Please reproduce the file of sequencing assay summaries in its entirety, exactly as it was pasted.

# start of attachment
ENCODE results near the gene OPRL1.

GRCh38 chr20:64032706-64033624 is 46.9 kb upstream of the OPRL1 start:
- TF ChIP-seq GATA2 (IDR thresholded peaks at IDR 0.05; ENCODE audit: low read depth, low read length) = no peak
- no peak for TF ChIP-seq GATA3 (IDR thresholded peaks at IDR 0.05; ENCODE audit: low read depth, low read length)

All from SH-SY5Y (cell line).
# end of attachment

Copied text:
ENCODE results near the gene OPRL1.

GRCh38 chr20:64032706-64033624 is 46.9 kb upstream of the OPRL1 start:
- TF ChIP-seq GATA2 (IDR thresholded peaks at IDR 0.05; ENCODE audit: low read depth, low read length) = no peak
- no peak for TF ChIP-seq GATA3 (IDR thresholded peaks at IDR 0.05; ENCODE audit: low read depth, low read length)

All from SH-SY5Y (cell line).